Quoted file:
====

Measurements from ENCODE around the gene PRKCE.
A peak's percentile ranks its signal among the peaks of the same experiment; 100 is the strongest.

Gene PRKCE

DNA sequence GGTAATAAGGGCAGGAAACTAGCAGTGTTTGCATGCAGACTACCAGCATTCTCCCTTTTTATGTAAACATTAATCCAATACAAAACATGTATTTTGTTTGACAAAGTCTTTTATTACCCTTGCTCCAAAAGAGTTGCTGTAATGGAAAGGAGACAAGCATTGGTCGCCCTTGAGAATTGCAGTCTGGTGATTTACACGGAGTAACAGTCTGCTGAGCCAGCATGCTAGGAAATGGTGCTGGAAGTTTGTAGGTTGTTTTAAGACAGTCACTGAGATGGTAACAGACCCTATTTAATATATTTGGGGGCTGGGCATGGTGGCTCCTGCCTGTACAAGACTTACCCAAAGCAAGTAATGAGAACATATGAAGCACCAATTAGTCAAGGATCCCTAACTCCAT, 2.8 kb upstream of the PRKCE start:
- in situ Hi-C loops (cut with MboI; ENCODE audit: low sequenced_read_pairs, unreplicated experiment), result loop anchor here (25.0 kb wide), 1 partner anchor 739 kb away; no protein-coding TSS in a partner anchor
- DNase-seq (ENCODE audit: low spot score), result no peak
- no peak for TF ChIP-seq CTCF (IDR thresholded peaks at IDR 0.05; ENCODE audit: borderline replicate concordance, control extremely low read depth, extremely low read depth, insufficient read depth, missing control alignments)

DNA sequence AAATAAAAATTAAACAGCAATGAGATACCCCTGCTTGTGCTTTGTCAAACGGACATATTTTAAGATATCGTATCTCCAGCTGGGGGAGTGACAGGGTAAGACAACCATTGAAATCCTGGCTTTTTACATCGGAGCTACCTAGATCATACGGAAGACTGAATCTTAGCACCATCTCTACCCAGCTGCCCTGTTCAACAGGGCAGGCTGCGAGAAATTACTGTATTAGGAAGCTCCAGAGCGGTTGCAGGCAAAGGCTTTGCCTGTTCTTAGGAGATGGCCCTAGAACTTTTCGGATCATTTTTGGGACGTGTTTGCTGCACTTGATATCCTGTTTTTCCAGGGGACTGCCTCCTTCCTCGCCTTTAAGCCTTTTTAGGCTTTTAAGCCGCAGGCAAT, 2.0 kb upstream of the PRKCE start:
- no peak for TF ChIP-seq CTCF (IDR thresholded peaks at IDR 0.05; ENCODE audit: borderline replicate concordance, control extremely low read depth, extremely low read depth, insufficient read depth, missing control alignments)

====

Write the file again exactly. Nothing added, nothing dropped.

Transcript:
Measurements from ENCODE around the gene PRKCE.
A peak's percentile ranks its signal among the peaks of the same experiment; 100 is the strongest.

Gene PRKCE

DNA sequence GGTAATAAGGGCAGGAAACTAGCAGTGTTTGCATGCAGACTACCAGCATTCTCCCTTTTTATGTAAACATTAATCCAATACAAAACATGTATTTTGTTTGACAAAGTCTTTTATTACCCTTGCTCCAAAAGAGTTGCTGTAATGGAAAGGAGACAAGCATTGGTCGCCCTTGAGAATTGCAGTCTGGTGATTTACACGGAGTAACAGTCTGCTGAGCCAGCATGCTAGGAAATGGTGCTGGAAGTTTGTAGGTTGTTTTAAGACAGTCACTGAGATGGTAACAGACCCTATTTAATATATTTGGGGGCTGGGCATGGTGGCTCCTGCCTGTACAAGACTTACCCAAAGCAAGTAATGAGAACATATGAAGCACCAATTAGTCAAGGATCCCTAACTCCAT, 2.8 kb upstream of the PRKCE start:
- in situ Hi-C loops (cut with MboI; ENCODE audit: low sequenced_read_pairs, unreplicated experiment), result loop anchor here (25.0 kb wide), 1 partner anchor 739 kb away; no protein-coding TSS in a partner anchor
- DNase-seq (ENCODE audit: low spot score), result no peak
- no peak for TF ChIP-seq CTCF (IDR thresholded peaks at IDR 0.05; ENCODE audit: borderline replicate concordance, control extremely low read depth, extremely low read depth, insufficient read depth, missing control alignments)

DNA sequence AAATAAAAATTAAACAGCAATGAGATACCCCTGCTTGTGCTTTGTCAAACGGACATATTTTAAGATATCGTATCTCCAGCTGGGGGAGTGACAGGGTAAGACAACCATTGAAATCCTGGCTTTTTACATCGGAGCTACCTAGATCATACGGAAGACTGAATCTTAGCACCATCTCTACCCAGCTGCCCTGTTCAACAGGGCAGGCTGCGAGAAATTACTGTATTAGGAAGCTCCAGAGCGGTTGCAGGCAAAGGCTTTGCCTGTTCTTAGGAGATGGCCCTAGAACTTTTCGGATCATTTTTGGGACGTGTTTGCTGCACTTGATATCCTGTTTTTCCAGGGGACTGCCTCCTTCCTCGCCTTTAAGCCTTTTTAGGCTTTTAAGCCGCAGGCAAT, 2.0 kb upstream of the PRKCE start:
- no peak for TF ChIP-seq CTCF (IDR thresholded peaks at IDR 0.05; ENCODE audit: borderline replicate concordance, control extremely low read depth, extremely low read depth, insufficient read depth, missing control alignments)